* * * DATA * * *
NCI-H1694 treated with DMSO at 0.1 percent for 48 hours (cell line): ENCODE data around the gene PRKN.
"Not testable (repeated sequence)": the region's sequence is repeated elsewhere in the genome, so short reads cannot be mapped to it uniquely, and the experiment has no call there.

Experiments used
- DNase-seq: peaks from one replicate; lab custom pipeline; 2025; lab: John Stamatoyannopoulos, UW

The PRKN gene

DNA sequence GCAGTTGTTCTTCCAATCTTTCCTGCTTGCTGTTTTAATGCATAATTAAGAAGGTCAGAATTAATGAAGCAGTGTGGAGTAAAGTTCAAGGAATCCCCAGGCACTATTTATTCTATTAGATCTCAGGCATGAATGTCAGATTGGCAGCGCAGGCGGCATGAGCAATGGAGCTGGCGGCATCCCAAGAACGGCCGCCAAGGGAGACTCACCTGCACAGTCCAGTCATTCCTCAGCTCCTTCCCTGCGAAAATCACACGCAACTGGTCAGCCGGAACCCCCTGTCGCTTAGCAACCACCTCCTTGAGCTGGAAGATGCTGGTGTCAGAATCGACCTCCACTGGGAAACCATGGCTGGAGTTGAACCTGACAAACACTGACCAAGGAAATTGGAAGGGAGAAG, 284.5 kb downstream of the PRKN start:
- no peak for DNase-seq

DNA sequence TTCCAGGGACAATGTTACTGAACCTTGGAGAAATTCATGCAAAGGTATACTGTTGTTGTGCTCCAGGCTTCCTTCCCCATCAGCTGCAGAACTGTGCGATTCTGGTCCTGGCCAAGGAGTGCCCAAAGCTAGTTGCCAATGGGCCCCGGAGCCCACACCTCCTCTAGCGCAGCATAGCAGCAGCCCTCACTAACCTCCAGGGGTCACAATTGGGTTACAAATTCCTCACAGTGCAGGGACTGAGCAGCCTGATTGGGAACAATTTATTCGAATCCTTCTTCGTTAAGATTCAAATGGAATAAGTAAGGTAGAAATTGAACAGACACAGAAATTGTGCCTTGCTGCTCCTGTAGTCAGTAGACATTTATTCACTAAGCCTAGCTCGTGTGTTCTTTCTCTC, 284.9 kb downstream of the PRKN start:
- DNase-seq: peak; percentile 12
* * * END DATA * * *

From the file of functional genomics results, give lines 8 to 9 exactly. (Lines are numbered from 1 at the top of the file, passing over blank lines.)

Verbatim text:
DNA sequence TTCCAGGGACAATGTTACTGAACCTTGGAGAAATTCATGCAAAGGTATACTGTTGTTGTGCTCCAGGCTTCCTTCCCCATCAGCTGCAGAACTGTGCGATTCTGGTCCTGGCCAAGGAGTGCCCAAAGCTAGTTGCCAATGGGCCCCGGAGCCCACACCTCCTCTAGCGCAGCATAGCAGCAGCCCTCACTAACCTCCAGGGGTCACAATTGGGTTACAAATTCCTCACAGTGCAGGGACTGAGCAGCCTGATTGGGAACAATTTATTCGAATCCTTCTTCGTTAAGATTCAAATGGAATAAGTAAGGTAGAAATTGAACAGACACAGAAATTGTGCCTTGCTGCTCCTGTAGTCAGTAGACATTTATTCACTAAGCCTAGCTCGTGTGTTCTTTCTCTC, 284.9 kb downstream of the PRKN start:
- DNase-seq: peak; percentile 12